I think the stripes came out great, and are just enough to give it the feel of plaid, but not make it too too busy, so it still can go with another pattern, like this dress. I mean at least in my book. Oh right, speaking of!

This dress is made from the bodice pieces I thought I was using when I made my flannel poinsettia dress for Christmas! Right after I finished that one, I was determined to sew a new version. And because this time I didn’t cut the bodice on the cross grain, and I used the pieces I meant to use, it turned out just liked I wanted. I’m really happy with it!

I also threw in a small gaping neck adjustment in the front (here’s the tutorial I used from Cashmerette) because I felt like I could use one after my flannel version. It helped, so I’ll use that adjustment on future versions. I like this bodice so much I could just keep on using it. (Spoiler alert: I already have.)

The combination of sleeves in this bolero and dress is ideal. I love the look of a cut-on sleeve on a dress or blouse, but they’re awful to wear with a typical set-in sleeve sweater on top. I talked about that briefly in my last post. I’ve mostly avoided sewing them for a few years. You end up bunching up all the underarm fabric in your armpit and just no thanks, I hate it. Frankly I’d rather wear a long underwear shirt under a sleeveless dress in winter if I want to wear a cardigan.

But my eyes have been to looser armhole styles in knitting, and thus I’m also no longer avoiding sleeves on dresses. I don’t know why it took me this long to make the connection in my mind, but thankfully I have.

And these two are the perfect match! Bring on the roomy armholes!

I love the fabric I used for this dress. It features pine cones and small berries, and I admit it walks the line of being Christmasy. But pine cones don’t disappear on December 26th, so to me it’s wintery. The end.

One more special detail on this outfit–I made the belt buckle! Several years ago I used to do a lot of resin crafting to make jewelry, but hadn’t done it since 2015. (I think I only did one blog post about it.)

Until December, I really had no desire to do it again. But I suddenly started to want to make some buttons and belt buckles for myself. It’s a bit of a complicated craft to get into. But it wasn’t too hard after a long break to re-discover it. It’s slow and methodical and a total departure from sewing and knitting, so I’ve enjoyed dabbling in it again.

I made a mold of a vintage belt buckle, and then cast a translucent green buckle for my matching belt. It reminds me of prystal lucite!

It’s hard not to be ecstatic about an outfit that includes a bolero that I love, a dress that I love, and a belt buckle that I love. It’s like a creator trifecta or something. I’m pretty jazzed about it!

Since photographing these projects I’ve already started and frogged another bolero in this shape (no fault of the shape, just couldn’t get into the charcoal yarn, much as I need a charcoal bolero), and finished another dress with this bodice. No set future plans, I’m just going with the inspiration whenever it strikes. And right now, that’s a muslin for the Charm Patterns swing coat pattern (it’s available for Patreon members).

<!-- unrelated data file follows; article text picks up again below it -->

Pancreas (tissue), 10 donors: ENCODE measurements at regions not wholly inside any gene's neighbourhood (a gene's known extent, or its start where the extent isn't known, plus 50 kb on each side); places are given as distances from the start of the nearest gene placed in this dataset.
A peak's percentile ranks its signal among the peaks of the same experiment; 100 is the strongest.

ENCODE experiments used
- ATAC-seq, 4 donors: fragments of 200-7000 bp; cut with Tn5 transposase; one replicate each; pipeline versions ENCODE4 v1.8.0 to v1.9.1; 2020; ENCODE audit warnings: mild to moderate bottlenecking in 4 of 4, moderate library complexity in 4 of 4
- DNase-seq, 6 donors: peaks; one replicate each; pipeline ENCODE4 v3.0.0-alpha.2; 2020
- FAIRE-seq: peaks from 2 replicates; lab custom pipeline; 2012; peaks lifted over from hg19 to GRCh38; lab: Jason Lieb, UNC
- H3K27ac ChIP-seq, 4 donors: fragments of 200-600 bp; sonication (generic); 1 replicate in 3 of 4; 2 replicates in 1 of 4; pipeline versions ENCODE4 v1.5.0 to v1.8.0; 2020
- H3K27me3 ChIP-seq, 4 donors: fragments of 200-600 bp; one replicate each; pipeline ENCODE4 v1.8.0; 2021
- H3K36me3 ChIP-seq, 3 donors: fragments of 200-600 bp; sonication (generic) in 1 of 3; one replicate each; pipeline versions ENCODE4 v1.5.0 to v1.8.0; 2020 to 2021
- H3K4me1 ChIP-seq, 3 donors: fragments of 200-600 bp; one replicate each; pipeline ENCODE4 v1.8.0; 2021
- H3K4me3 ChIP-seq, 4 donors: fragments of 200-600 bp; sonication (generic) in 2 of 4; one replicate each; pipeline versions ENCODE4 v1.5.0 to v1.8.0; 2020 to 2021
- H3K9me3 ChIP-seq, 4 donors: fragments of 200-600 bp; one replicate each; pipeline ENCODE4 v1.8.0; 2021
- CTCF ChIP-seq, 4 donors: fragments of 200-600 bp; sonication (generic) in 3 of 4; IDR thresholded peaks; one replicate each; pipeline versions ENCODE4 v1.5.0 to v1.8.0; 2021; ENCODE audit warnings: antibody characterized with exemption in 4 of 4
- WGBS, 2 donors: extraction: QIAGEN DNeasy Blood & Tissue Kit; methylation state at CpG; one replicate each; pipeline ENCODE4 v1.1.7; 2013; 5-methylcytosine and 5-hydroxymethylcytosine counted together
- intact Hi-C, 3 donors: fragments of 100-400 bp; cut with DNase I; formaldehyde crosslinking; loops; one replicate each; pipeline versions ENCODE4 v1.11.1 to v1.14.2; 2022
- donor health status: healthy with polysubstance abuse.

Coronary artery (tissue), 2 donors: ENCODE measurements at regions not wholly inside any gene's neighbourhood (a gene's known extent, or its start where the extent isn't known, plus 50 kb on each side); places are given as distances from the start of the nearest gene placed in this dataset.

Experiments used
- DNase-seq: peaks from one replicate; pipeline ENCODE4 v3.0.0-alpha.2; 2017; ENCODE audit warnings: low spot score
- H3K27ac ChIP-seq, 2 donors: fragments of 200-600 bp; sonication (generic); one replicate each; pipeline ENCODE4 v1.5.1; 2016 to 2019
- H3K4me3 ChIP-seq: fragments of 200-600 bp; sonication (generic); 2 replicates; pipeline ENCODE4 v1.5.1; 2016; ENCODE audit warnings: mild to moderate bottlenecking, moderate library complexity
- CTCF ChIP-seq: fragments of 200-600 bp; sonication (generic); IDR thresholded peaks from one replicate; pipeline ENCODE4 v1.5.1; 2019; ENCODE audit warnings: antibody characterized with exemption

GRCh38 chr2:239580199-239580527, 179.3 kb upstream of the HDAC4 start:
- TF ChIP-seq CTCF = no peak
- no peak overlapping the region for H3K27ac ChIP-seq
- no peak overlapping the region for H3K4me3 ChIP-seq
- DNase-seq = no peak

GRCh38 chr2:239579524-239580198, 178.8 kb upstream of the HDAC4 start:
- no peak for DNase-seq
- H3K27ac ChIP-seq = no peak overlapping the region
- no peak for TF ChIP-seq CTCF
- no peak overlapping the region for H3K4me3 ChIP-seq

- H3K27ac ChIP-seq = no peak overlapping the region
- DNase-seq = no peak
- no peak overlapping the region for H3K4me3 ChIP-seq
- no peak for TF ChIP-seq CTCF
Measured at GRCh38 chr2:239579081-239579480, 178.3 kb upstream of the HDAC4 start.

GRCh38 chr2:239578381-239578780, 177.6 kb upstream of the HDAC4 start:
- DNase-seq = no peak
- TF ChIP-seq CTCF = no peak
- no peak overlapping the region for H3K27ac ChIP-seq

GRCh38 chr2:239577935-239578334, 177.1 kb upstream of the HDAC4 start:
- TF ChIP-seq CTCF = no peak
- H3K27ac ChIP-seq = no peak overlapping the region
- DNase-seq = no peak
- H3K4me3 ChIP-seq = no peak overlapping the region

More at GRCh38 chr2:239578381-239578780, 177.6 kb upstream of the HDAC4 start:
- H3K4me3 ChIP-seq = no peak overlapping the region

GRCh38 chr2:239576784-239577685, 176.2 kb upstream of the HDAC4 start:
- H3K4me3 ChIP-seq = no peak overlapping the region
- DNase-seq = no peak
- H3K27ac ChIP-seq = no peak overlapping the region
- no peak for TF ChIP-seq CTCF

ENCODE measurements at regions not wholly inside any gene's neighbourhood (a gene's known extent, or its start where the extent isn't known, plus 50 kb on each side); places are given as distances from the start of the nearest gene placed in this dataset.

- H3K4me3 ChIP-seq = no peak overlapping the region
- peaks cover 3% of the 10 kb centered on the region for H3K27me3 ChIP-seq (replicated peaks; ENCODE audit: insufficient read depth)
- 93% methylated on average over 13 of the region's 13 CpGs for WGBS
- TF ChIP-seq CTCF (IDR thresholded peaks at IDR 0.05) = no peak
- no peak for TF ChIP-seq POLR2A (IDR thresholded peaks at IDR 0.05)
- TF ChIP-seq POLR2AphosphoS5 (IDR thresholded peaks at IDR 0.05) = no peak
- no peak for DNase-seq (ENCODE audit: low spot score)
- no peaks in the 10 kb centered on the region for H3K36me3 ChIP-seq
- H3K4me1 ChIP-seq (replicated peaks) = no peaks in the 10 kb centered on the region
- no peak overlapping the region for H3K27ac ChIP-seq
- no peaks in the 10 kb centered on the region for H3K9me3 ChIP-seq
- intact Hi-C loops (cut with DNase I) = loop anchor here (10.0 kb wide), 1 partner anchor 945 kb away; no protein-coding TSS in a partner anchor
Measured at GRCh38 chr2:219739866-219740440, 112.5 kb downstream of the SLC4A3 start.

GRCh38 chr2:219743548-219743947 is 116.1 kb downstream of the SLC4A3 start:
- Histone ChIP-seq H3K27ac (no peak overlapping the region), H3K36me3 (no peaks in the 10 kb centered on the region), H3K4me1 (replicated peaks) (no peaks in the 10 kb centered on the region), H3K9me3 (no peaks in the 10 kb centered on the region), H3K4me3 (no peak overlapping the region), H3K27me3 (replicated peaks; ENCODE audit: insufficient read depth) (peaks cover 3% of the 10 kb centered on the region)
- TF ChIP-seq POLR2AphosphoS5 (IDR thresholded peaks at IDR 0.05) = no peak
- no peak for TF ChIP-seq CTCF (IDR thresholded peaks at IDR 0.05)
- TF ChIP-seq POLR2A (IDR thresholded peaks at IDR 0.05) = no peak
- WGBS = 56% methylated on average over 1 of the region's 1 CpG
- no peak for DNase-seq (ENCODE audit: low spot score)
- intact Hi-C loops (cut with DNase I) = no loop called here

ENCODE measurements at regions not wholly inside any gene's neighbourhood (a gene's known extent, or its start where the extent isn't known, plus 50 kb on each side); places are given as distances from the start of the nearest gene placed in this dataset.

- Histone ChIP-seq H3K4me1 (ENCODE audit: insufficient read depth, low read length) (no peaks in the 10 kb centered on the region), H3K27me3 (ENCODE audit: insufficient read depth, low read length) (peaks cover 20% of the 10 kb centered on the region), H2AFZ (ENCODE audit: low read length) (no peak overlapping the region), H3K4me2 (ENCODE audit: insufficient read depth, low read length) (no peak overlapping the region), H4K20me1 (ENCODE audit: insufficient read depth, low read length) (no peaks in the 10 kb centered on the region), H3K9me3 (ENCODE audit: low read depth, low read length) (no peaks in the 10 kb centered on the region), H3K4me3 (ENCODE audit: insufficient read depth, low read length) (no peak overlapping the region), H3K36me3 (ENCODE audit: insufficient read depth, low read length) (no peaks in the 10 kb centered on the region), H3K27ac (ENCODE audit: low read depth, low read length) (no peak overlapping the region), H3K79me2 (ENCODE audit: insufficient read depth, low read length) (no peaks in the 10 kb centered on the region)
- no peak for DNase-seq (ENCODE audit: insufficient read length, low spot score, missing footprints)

Stay tuned (probably). 🙂

Filed: Knitting, Vintage Wardrobe

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Golly, 11 Comments!

  • That bolero is AMAZING!

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  • The plaid of this bolero is mind-bogglingly amazing! As someone who can’t figure out how to knit or crochet to save my life, I am simultaneously confused and heart eyes emoji. It turned out beautifully and goes so well with the dress. I am 100% in support of mixed patterns!

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  • I love this bolero! And the full outfit works very well together, it’s cool to see something like that works with patterns and not just solids.
    I think my first or second garment knit was a bolero with a very similar construction, but it was short sleeved and knit back to front. it had much less shaping too… it was a free vintage pattern on Beck the femme’s website ! Sadly, I didn’t swatch and it grew massively after I washed it. But I still loved the construction. your flat picture is giving me ideas!

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    • Thanks Cynthia! I don’t tend to put patterns together *that* often, but I almost think it comes from wearing a lot of plaid lightweight jackets in spring and fall and seeing a shirt under them (which, it being me, is almost always patterned). It helped ease me into the idea!

      It was a fun shape to do, I definitely want to try something like it again! Um, not with plaid this time. 😉

      Reply

  • Loved your outfit, the bolero is gorgeous, done the stitch on kilts for toys and it does give a great effect, never done as much as yours, the dress is lovely, putting me in the mood to sew. Thank you for the inspiration

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    • Thanks! It’s also fun looking in smaller scale like toys like you’ve worked on, a friend was thinking of using it for a do sweater which I thought would be really cute. 🙂

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  • Oh wow, this bolero is absolutely incredible! Way too much charting and calculating and crochet for my miserably amateur knitting skills but so, so inspiring to look at. I’m loving reading all your new blog posts!

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  • I fully understand you are ecstatic about it all, I am too! The bolero is simply perfect! The colour, the pattern, the shape, everything. I didn’t know about crocheting to get the plaids. And pinecones are definately a winter thing. I am in love with it all. ♥